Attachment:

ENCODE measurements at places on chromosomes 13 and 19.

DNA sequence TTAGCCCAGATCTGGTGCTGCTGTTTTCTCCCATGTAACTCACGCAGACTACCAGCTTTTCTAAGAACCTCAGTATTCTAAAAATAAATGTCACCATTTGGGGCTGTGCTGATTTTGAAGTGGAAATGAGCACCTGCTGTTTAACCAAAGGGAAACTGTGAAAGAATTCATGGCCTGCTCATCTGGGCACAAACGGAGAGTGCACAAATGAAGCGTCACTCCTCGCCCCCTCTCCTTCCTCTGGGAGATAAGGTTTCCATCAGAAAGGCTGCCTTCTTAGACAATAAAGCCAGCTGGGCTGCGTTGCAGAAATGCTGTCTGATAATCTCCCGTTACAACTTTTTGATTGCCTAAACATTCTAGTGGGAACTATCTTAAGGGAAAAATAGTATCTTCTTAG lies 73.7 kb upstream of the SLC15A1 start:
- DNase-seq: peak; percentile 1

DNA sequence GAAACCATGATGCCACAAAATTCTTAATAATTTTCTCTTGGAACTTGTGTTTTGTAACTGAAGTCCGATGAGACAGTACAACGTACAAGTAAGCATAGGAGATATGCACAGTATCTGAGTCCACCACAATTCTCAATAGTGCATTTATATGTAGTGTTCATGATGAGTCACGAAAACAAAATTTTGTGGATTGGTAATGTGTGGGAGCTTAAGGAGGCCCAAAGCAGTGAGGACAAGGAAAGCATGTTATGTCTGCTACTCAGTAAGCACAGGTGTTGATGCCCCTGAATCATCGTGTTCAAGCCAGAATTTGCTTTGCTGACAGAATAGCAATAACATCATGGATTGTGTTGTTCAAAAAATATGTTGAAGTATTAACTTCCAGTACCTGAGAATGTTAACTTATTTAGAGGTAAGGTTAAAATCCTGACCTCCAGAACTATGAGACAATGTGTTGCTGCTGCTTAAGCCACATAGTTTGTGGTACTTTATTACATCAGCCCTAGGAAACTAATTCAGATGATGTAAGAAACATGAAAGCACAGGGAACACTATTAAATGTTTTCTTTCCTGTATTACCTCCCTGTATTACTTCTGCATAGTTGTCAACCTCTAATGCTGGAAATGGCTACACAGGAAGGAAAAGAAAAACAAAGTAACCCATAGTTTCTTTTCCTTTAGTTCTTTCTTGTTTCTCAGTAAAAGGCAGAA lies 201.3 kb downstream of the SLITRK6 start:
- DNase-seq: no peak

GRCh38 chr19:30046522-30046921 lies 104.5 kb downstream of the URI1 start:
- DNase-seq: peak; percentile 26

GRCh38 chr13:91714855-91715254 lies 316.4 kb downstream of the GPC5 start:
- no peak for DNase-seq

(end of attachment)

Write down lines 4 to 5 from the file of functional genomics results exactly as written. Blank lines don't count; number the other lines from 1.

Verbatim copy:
DNA sequence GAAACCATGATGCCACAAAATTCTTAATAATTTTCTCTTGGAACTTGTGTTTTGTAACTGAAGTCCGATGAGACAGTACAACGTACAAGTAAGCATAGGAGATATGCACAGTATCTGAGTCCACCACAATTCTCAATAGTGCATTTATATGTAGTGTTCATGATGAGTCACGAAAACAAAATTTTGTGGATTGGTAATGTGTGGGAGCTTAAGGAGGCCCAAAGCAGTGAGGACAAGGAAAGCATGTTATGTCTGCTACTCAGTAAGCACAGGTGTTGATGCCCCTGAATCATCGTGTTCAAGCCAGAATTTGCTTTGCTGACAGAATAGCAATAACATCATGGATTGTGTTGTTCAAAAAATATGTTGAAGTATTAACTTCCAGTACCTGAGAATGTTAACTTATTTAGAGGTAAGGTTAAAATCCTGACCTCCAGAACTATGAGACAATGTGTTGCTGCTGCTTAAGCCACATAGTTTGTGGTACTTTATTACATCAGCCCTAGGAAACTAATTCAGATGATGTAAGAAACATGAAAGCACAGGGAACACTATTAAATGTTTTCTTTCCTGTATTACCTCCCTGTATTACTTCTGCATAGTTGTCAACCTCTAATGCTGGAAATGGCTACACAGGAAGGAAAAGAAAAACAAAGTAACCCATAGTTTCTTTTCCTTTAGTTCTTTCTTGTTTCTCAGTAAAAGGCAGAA lies 201.3 kb downstream of the SLITRK6 start:
- DNase-seq: no peak